Random walks on semantic networks can resemble optimal foraging

Joshua T. Abbott, Joseph L. Austerweil, Thomas L. Griffiths

Research output: Contribution to journalArticlepeer-review

120 Scopus citations


When people are asked to retrieve members of a category from memory, clusters of semantically related items tend to be retrieved together. A recent article by Hills, Jones, and Todd (2012) argued that this pattern reflects a process similar to optimal strategies for foraging for food in patchy spatial environments, with an individual making a strategic decision to switch away from a cluster of related information as it becomes depleted. We demonstrate that similar behavioral phenomena also emerge from a random walk on a semantic network derived from human word-association data. Random walks provide an alternative account of how people search their memories, postulating an undirected rather than a strategic search process. We show that results resembling optimal foraging are produced by random walks when related items are close together in the semantic network. These findings are reminiscent of arguments from the debate on mental imagery, showing how different processes can produce similar results when operating on different representations.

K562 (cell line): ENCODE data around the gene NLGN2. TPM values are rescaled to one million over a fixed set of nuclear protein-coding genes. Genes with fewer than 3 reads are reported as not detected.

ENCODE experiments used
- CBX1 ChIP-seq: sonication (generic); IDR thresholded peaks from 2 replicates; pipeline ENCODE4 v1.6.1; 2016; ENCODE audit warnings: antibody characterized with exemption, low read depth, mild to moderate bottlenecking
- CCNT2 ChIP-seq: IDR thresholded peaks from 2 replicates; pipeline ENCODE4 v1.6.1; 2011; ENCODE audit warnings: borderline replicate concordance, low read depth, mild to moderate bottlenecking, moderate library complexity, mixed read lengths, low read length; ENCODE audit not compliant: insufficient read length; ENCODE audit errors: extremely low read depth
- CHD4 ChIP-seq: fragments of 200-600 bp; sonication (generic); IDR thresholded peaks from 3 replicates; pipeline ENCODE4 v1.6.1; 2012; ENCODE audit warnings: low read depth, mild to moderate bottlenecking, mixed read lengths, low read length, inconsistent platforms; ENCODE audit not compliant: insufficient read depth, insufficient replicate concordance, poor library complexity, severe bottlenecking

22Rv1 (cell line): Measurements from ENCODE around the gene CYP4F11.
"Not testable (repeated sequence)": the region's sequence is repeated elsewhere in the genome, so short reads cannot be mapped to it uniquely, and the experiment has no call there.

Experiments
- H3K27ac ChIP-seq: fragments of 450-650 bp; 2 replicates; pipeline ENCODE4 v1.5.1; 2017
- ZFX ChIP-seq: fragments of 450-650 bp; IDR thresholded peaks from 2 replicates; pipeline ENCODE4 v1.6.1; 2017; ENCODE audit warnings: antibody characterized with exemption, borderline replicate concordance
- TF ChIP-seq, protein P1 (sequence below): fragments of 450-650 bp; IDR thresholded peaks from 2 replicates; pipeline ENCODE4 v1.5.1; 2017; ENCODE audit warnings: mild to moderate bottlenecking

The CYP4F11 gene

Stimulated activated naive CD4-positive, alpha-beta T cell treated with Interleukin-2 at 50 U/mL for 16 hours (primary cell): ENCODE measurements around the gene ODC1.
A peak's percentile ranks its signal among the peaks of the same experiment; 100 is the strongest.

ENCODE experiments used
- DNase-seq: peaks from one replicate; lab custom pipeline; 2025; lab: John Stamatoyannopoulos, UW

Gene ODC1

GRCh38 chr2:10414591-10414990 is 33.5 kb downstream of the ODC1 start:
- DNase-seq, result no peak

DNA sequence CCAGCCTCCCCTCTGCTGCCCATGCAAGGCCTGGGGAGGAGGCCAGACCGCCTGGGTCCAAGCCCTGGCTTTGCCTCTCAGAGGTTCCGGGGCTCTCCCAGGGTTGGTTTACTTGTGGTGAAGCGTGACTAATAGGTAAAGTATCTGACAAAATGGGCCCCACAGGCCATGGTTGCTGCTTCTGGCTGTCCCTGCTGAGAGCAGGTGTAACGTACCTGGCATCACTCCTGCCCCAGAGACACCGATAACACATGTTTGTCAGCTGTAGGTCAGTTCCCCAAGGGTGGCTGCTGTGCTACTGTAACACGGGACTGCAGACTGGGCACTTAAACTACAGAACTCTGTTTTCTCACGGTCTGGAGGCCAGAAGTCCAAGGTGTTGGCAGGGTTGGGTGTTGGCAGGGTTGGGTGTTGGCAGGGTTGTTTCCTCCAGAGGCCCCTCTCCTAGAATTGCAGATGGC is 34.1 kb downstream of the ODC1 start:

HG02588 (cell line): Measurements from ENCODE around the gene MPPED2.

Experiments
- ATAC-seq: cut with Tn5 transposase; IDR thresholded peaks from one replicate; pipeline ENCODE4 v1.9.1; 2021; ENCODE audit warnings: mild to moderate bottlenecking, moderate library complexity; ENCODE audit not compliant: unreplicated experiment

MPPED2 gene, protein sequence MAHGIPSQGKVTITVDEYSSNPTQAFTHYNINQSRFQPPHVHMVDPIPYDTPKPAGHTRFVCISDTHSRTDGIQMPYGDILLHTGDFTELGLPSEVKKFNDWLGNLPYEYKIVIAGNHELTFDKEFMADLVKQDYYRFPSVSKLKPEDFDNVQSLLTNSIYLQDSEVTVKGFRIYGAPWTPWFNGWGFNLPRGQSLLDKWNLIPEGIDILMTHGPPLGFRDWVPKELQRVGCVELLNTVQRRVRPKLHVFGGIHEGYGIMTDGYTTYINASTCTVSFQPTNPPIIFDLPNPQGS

Original languageEnglish (US)
Pages (from-to)558-569
Number of pages12
JournalPsychological Review
Issue number3
StatePublished - Jul 1 2015
Externally publishedYes

All Science Journal Classification (ASJC) codes

  • General Psychology


  • Memory search
  • Optimal foraging
  • Random walks
  • Semantic fluency
  • Semantic networks


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